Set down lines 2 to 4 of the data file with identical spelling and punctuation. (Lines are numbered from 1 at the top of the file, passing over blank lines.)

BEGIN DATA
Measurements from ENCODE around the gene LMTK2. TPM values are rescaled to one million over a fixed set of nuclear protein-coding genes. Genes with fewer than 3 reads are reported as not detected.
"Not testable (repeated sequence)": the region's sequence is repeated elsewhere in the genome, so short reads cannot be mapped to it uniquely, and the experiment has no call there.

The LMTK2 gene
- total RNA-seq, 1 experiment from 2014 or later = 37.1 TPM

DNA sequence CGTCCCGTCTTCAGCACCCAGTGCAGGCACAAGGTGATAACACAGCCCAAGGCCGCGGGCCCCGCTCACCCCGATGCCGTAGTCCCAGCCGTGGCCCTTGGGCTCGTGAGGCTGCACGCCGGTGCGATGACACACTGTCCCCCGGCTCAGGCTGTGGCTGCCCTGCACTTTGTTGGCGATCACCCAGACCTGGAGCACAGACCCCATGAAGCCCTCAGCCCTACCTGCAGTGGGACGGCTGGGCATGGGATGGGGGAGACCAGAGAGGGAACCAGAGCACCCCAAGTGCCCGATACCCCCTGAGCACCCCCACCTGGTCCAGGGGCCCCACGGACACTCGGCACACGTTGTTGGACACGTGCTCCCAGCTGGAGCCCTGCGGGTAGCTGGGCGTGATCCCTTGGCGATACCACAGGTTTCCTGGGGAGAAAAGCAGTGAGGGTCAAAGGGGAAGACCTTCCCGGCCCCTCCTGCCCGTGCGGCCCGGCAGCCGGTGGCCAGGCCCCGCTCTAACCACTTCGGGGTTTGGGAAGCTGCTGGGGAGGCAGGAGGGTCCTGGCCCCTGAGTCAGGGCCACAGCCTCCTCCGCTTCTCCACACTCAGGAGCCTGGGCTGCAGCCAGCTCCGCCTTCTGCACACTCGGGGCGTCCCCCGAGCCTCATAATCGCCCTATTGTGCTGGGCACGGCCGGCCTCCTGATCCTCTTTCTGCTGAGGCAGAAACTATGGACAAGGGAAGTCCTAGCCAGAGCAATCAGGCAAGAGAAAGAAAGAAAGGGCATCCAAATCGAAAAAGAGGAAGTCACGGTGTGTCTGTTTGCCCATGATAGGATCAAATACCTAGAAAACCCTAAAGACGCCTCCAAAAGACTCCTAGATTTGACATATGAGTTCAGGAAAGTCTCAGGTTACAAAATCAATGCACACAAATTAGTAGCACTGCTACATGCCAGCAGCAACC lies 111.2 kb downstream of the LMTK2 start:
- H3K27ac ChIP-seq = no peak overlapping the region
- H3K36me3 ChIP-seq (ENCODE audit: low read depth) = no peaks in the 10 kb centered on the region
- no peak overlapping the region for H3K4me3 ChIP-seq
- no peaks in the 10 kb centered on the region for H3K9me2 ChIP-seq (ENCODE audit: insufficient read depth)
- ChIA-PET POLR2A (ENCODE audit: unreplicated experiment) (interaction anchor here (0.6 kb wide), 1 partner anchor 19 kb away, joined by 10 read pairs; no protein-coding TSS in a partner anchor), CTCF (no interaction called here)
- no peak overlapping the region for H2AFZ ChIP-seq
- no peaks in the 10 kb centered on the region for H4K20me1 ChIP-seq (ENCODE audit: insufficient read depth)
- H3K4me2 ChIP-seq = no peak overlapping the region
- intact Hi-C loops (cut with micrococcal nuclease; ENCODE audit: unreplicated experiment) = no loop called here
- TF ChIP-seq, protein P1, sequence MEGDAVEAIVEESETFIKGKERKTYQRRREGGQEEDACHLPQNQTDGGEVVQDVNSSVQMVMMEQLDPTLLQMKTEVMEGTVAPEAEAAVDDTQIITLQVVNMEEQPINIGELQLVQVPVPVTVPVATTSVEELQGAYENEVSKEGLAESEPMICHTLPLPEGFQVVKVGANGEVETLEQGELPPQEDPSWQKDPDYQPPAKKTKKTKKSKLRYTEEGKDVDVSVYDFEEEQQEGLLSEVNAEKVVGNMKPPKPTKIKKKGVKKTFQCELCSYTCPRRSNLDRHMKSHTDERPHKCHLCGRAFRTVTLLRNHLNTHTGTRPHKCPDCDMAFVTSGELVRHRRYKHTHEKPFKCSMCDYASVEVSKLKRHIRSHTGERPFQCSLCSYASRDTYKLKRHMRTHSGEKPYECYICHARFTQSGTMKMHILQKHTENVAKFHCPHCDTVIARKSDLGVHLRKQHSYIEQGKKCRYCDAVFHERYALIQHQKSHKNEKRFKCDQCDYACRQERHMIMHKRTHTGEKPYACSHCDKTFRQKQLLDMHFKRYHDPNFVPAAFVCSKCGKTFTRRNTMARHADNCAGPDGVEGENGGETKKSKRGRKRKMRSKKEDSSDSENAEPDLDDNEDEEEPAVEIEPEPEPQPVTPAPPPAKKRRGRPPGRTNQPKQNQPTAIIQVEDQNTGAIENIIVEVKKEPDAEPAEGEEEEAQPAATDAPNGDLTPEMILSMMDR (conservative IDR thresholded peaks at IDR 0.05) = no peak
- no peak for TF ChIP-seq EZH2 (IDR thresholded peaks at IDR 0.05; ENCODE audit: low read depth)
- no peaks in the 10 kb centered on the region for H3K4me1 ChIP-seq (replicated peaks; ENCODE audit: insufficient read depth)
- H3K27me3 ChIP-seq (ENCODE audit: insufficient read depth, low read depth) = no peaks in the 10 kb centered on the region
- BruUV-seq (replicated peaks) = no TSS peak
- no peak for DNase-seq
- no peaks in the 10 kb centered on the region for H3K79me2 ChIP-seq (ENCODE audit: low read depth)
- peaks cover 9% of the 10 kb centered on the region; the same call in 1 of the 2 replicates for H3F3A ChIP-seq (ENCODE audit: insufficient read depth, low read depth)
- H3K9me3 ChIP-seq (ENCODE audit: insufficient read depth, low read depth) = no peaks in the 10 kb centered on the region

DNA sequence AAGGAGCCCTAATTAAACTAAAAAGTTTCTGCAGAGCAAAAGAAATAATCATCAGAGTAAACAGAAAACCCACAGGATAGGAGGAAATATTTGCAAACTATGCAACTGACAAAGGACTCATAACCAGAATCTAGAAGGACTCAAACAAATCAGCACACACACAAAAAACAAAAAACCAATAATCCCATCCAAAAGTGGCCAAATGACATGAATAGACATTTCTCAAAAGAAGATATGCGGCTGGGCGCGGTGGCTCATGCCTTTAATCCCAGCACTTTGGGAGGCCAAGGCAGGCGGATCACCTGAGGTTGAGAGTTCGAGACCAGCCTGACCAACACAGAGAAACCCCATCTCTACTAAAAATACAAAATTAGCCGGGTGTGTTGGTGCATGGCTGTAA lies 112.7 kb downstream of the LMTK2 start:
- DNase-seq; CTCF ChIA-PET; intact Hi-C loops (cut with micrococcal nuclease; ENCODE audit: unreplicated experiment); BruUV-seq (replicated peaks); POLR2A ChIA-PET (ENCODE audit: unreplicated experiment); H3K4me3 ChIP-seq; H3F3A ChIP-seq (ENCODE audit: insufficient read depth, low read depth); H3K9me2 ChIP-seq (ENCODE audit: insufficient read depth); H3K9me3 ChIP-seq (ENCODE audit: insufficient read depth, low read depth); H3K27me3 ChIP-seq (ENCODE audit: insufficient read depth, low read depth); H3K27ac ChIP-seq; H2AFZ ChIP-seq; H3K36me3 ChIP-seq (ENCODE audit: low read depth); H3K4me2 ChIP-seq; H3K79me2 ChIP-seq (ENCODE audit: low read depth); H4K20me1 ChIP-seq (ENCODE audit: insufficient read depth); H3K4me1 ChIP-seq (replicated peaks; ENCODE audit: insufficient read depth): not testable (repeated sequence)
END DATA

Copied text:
"Not testable (repeated sequence)": the region's sequence is repeated elsewhere in the genome, so short reads cannot be mapped to it uniquely, and the experiment has no call there.

The LMTK2 gene
- total RNA-seq, 1 experiment from 2014 or later = 37.1 TPM